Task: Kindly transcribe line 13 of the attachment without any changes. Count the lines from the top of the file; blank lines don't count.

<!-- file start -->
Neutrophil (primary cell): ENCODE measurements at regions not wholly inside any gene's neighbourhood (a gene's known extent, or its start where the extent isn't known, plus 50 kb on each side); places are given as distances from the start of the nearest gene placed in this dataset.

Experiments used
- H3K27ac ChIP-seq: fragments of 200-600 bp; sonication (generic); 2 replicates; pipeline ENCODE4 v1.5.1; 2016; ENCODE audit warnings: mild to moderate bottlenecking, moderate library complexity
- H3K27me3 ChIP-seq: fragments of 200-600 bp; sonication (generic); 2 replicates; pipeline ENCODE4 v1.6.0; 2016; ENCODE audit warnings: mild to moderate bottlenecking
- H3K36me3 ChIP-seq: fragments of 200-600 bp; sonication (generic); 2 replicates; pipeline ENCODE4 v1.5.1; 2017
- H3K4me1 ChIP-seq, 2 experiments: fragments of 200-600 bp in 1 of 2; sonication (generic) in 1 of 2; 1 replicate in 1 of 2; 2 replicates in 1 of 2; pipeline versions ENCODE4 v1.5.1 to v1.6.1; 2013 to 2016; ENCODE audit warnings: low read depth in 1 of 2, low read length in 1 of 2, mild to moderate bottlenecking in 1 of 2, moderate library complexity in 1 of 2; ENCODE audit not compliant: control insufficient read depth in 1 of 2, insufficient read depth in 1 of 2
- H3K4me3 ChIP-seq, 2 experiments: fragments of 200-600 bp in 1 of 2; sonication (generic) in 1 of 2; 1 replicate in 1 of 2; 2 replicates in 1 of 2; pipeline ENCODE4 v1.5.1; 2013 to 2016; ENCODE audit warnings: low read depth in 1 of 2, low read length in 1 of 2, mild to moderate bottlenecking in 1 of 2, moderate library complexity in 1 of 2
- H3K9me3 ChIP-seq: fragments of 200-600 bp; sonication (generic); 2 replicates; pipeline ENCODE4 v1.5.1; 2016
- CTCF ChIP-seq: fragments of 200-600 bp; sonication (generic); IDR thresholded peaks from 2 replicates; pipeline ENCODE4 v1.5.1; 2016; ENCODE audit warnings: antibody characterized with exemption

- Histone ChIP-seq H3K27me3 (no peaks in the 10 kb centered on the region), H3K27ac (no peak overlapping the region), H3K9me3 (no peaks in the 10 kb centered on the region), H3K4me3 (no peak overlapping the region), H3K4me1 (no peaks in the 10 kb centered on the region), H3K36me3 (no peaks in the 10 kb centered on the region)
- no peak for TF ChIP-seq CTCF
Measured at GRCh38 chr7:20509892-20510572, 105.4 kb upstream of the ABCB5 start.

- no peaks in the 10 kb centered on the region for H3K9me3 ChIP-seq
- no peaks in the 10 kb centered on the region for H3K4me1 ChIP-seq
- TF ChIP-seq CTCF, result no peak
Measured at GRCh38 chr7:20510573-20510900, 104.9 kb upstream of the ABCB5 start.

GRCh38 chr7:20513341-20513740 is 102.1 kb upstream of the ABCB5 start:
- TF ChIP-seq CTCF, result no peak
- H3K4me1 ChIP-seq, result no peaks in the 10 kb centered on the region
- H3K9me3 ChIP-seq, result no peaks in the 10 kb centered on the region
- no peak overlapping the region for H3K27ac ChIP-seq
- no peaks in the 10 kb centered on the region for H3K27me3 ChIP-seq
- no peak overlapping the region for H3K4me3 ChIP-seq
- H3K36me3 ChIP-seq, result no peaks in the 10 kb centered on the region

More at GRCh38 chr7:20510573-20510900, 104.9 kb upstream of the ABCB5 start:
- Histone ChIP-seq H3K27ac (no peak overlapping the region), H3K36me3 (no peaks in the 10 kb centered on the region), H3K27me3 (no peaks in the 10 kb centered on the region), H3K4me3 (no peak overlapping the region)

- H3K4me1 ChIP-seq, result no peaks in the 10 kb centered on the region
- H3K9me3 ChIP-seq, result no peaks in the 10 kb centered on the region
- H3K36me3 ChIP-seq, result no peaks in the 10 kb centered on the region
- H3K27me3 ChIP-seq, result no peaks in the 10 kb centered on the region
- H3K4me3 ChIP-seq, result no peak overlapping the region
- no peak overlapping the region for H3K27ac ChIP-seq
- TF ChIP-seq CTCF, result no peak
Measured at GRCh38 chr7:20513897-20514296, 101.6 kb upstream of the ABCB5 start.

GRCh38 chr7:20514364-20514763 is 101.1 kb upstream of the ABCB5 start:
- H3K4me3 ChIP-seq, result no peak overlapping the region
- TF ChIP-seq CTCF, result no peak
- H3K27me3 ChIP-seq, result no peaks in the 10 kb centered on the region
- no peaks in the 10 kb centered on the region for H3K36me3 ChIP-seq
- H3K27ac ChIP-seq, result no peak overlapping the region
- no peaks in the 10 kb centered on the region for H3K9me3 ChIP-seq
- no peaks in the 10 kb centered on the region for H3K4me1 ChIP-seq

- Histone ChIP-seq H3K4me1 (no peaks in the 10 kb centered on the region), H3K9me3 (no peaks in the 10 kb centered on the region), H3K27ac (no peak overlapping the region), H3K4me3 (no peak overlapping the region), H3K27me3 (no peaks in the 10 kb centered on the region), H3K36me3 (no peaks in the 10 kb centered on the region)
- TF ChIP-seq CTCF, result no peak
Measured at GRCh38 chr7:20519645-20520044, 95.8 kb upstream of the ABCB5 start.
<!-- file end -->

- no peaks in the 10 kb centered on the region for H3K9me3 ChIP-seq